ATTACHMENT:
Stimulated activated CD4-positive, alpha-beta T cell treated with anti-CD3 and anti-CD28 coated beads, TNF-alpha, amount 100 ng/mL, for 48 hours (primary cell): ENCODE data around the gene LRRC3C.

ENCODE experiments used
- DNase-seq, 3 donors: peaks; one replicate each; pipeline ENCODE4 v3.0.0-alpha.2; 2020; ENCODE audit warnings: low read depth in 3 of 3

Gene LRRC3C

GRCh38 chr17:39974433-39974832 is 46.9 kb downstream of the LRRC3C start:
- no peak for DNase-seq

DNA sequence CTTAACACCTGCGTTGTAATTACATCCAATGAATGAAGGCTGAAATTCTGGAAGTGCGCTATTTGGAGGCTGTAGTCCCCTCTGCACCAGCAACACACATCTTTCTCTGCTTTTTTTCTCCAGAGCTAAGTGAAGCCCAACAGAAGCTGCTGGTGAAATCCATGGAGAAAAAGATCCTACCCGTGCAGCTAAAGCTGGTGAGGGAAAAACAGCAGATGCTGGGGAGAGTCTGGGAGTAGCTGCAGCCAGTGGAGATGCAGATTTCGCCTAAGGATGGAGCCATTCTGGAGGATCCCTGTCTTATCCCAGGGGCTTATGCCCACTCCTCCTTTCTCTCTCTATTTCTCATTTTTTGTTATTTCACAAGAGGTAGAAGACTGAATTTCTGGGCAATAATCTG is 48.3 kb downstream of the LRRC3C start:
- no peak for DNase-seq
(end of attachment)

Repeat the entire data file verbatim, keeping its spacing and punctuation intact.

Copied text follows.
Stimulated activated CD4-positive, alpha-beta T cell treated with anti-CD3 and anti-CD28 coated beads, TNF-alpha, amount 100 ng/mL, for 48 hours (primary cell): ENCODE data around the gene LRRC3C.

ENCODE experiments used
- DNase-seq, 3 donors: peaks; one replicate each; pipeline ENCODE4 v3.0.0-alpha.2; 2020; ENCODE audit warnings: low read depth in 3 of 3

Gene LRRC3C

GRCh38 chr17:39974433-39974832 is 46.9 kb downstream of the LRRC3C start:
- no peak for DNase-seq

DNA sequence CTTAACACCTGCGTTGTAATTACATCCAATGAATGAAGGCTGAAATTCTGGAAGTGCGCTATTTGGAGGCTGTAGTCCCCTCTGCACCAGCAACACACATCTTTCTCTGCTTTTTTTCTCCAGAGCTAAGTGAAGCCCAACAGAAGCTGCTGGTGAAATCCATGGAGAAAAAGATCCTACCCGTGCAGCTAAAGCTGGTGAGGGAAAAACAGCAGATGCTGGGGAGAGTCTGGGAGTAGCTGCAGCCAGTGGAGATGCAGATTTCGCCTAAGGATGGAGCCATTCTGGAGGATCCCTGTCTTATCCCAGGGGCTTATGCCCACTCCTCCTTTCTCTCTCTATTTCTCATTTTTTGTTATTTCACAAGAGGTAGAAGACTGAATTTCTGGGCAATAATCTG is 48.3 kb downstream of the LRRC3C start:
- no peak for DNase-seq